[CrossRef] [PubMed]

J. L. Horner, “Light utilization in optical correlators,” Appl. Opt. 21, 4511–4514 (1982).
[CrossRef] [PubMed]

E. Fredkin, T. Foffoli, “Conservative logic,” Int. J. Theor. Phys. 21, 219–253 (1982).
[CrossRef]

K. K. Likharev, “Classical and quantum limitations on energy consumption in computing,” Int. J. Theor. Phys. 21, 311–326 (1982).
[CrossRef]

H. J. Bremermann, “Minimum energy requirements of information transfer and computing,” Int. J. Theor. Phys. 21, 203–217 (1982).
[CrossRef]

L. B. Levitin, “Physical limitations of rate, depth, and minimum energy in information processing,” Int. J. Theor. Phys. 21, 299–309 (1982).
[CrossRef]

1977 (1)

1964 (1)

A. B. VanderLugt, “Signal detection by complex spatial filtering,” IEEE Trans. Inf. Theory IT-10, 139–145 (1964).

1961 (1)

R. Landauer, “Irreversibility and heat generation in the computing process,” IBM J. Res. Dev. 5, 183–191 (1961).
[CrossRef]

Aarts, E. H. L.

P. J. M. van Laurhoven, E. H. L. Aarts, Simulated Annealing: Theory and Applications (Reidel, Dordrecht, The Netherlands, 1987).
[CrossRef]

Bennett, C. H.

C. H. Bennett, R. Landauer, “The fundamental physical limits of computation,” Sci. Am. 253, 48–56 (1985).
[CrossRef]

Bertolotti, M.

M. Bertolotti, “Photon statistics,” in Photon Correlation and Light Beating Spectroscopy, H. Z. Cummins, E. R. Pike, eds. (Plenum, New York, 1974) pp. 41–74.

Bremermann, H. J.

H. J. Bremermann, “Minimum energy requirements of information transfer and computing,” Int. J. Theor. Phys. 21, 203–217 (1982).
[CrossRef]

Brown, J.

H. J. Caulfield, H.-I. Jeon, J. Brown, P. J. Werbos, “Variable and fixed rank 1 interconnections” (submitted to Appl. Opt.)

Cathey, W. T.

W. T. Cathey, K. Wagner, W. J. Miceli, “Digital computing with optics,” Proc. IEEE (to be published).

Caulfield, H. J.

Crowe, D. G.

E. L. Dereniak, D. G. Crowe, Optical Radiation Detectors (Wiley, New York, 1984).

Dereniak, E. L.

E. L. Dereniak, D. G. Crowe, Optical Radiation Detectors (Wiley, New York, 1984).

Deutsch, D.

D. Deutsch, “Quantum theory, the Church-Turing principle and the universal quantum computer,” Proc. R. Soc. London Ser. A 400, 97–117 (1985).
[CrossRef]

Elion, H. E.

H. E. Elion, V. N. Morozov, Optoelectronic Switching Systems in Telecommunications and Computers (Dekker, New York, 1984).

Feynman, R. P.

R. P. Feynman, “Quantum mechanical computers,” Opt. News 11 (2), 11–20 (1985);Found. Phys. 16, 507–531 (1986).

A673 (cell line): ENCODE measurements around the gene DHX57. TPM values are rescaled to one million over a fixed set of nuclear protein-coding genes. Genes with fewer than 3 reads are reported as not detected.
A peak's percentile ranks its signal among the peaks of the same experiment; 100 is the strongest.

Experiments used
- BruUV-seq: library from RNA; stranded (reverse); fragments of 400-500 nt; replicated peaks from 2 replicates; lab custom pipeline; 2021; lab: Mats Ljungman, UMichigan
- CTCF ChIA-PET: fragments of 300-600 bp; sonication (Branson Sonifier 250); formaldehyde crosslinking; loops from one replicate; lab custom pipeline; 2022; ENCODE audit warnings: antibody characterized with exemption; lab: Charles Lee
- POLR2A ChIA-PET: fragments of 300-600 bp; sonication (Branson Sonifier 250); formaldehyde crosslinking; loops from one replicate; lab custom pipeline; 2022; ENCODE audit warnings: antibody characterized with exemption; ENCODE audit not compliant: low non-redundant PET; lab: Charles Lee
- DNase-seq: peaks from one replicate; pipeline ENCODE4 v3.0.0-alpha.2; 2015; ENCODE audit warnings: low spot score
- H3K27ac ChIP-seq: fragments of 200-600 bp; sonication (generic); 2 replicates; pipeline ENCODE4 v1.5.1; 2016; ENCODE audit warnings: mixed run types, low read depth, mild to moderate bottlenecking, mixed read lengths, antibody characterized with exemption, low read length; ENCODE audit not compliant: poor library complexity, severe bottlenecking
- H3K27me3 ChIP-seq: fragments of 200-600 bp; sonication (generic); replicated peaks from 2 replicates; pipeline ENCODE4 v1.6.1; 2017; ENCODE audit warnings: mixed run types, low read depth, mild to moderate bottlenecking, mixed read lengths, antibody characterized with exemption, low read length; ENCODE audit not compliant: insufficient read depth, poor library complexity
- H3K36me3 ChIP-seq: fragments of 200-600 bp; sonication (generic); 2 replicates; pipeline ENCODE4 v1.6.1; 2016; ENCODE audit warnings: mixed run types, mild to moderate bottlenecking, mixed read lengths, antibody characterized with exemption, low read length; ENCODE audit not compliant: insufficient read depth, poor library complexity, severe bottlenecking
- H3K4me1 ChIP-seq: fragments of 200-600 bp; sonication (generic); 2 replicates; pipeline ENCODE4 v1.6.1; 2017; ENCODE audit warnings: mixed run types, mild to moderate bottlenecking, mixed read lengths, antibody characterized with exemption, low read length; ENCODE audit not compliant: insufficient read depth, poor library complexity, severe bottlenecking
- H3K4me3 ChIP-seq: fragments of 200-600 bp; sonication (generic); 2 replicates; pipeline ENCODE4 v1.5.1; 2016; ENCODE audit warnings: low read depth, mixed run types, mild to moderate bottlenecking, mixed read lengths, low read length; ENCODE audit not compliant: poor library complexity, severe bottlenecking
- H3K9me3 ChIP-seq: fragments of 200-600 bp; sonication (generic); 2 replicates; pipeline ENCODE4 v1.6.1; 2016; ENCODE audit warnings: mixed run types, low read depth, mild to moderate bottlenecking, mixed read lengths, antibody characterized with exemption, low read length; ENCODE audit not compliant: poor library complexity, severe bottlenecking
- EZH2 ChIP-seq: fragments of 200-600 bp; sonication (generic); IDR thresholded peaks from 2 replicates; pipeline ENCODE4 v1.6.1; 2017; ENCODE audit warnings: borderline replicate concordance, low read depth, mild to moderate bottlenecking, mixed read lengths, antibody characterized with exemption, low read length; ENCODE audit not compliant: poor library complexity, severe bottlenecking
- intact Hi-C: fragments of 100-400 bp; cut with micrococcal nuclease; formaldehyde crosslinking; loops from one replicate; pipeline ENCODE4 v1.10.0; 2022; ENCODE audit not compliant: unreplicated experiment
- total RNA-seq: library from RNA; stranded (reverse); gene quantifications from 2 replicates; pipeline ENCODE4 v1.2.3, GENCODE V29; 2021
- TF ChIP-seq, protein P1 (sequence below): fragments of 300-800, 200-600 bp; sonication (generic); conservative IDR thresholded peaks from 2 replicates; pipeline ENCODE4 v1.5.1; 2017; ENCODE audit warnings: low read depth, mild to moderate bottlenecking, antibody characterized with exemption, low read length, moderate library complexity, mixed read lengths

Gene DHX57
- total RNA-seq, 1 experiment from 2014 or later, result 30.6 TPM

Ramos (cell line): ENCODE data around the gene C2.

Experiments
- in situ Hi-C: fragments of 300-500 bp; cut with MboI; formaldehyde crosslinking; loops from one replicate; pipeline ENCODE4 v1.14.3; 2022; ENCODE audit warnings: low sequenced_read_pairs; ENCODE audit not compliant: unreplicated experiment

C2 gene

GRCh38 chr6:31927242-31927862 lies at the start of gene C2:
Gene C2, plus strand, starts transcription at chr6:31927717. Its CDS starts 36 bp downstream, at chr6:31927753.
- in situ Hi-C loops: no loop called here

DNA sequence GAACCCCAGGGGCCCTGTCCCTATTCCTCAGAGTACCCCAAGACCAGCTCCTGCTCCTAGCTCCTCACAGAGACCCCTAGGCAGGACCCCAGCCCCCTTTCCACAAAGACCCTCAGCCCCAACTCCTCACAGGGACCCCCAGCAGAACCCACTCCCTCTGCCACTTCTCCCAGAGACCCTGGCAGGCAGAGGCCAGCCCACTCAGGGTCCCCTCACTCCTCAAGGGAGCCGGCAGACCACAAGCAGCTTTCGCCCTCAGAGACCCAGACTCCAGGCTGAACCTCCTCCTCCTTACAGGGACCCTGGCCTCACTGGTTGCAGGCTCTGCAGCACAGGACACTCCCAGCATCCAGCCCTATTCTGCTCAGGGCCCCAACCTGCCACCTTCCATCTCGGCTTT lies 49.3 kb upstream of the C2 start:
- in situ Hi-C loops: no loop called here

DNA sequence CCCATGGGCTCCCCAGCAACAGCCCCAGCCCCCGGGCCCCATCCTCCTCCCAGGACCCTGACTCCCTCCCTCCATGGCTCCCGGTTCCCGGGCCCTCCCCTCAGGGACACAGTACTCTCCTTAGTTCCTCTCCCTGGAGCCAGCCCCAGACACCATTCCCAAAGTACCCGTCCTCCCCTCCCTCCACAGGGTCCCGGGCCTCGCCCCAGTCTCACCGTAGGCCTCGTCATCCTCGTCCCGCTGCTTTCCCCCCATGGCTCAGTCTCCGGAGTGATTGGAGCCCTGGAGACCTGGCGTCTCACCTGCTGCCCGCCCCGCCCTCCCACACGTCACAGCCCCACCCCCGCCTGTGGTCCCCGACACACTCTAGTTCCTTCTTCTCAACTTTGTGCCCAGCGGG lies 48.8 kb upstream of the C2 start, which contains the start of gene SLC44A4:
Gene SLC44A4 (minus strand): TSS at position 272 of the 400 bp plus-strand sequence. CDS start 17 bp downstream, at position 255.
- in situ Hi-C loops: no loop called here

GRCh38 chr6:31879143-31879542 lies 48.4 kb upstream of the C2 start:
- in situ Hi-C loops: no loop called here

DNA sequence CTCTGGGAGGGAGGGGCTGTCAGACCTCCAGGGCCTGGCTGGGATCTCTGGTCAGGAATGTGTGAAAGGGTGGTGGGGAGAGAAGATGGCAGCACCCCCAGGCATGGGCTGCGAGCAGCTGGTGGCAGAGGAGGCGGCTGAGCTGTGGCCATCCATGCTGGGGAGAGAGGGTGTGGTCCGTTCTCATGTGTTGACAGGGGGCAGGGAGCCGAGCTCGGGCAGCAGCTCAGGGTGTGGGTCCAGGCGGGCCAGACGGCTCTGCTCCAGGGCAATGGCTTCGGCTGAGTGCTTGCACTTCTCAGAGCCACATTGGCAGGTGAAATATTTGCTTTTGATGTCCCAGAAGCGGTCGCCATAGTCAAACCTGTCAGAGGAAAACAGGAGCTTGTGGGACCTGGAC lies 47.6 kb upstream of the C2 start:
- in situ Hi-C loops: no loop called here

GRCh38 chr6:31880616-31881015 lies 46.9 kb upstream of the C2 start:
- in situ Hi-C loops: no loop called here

[CrossRef]

Foffoli, T.

E. Fredkin, T. Foffoli, “Conservative logic,” Int. J. Theor. Phys. 21, 219–253 (1982).
[CrossRef]

Fredkin, E.

E. Fredkin, T. Foffoli, “Conservative logic,” Int. J. Theor. Phys. 21, 219–253 (1982).
[CrossRef]

Garbuny, M.

See, for example, M. Garbuny, Optical Physics (Academic, New York, 1965).

Goldberg, D. E.

D. E. Goldberg, Genetic Algorithms in Search, Optimization and Machine Learning (Addison-Wesley, Reading, Mass., 1989).

Guilfoyle, P. S.

Horner, J. L.

Jeon, H.-I.

H. J. Caulfield, H.-I. Jeon, J. Brown, P. J. Werbos, “Variable and fixed rank 1 interconnections” (submitted to Appl. Opt.)

Johnson, R. B.

Kikuchi, R.

Kohavi, Z.

Z. Kohavi, Switching and Finite Automata Theory (McGraw-Hill, New York, 1978).

Landauer, R.

C. H. Bennett, R. Landauer, “The fundamental physical limits of computation,” Sci. Am. 253, 48–56 (1985).
[CrossRef]

R. Landauer, “Irreversibility and heat generation in the computing process,” IBM J. Res. Dev. 5, 183–191 (1961).
[CrossRef]

Levitin, L. B.

L. B. Levitin, “Physical limitations of rate, depth, and minimum energy in information processing,” Int. J. Theor. Phys. 21, 299–309 (1982).
[CrossRef]

Likharev, K. K.

K. K. Likharev, “Classical and quantum limitations on energy consumption in computing,” Int. J. Theor. Phys. 21, 311–326 (1982).
[CrossRef]

Lu, X. J.

F. T. S. Yu, X. J. Lu, “A real-time programmable joint transform correlator,” Opt. Commun. 52, 10–16 (1984).
[CrossRef]

Mandel, L.

L. Mandel, “Fluctuations of light beams,” in Progress in Optics, E. Wolf, ed. (North-Holland, Amsterdam, 1963), Vol. II, pp. 182–248.

Miceli, W.

Miceli, W. J.

W. T. Cathey, K. Wagner, W. J. Miceli, “Digital computing with optics,” Proc. IEEE (to be published).

Milburn, G. J.

G. J. Milburn, “Quantum optical Fredkin gate,” Phys. Rev. Lett. 62, 2124–2127 (1989).
[CrossRef] [PubMed]

Morozov, V. N.

H. E. Elion, V. N. Morozov, Optoelectronic Switching Systems in Telecommunications and Computers (Dekker, New York, 1984).

Peres, A

A Peres, “Reversible logic and quantum computers,” Phys. Rev. A 32, 3266–3276 (1985).
[CrossRef] [PubMed]

Seymor, R. J.

Shamir, J.

Soffer, B. H.

van Laurhoven, P. J. M.

P. J. M. van Laurhoven, E. H. L. Aarts, Simulated Annealing: Theory and Applications (Reidel, Dordrecht, The Netherlands, 1987).
[CrossRef]

VanderLugt, A. B.

A. B. VanderLugt, “Signal detection by complex spatial filtering,” IEEE Trans. Inf. Theory IT-10, 139–145 (1964).

Wagner, K.

W. T. Cathey, K. Wagner, W. J. Miceli, “Digital computing with optics,” Proc. IEEE (to be published).

Werbos, P. J.

H. J. Caulfield, H.-I. Jeon, J. Brown, P. J. Werbos, “Variable and fixed rank 1 interconnections” (submitted to Appl. Opt.)

Willey, W. J.

Yu, F. T. S.

F. T. S. Yu, X. J. Lu, “A real-time programmable joint transform correlator,” Opt. Commun. 52, 10–16 (1984).
[CrossRef]

Zurek, W. H.

W. H. Zurek, “Reversibility and stability of information processing systems,” Phys. Rev. Lett. 53, 391–394 (1984).
[CrossRef]

Appl. Opt. (8)

IBM J. Res. Dev. (1)

R. Landauer, “Irreversibility and heat generation in the computing process,” IBM J. Res. Dev. 5, 183–191 (1961).
[CrossRef]

IEEE Trans. Inf. Theory (1)

A. B. VanderLugt, “Signal detection by complex spatial filtering,” IEEE Trans. Inf. Theory IT-10, 139–145 (1964).

Int. J. Theor. Phys. (4)

H. J. Bremermann, “Minimum energy requirements of information transfer and computing,” Int. J. Theor. Phys. 21, 203–217 (1982).
[CrossRef]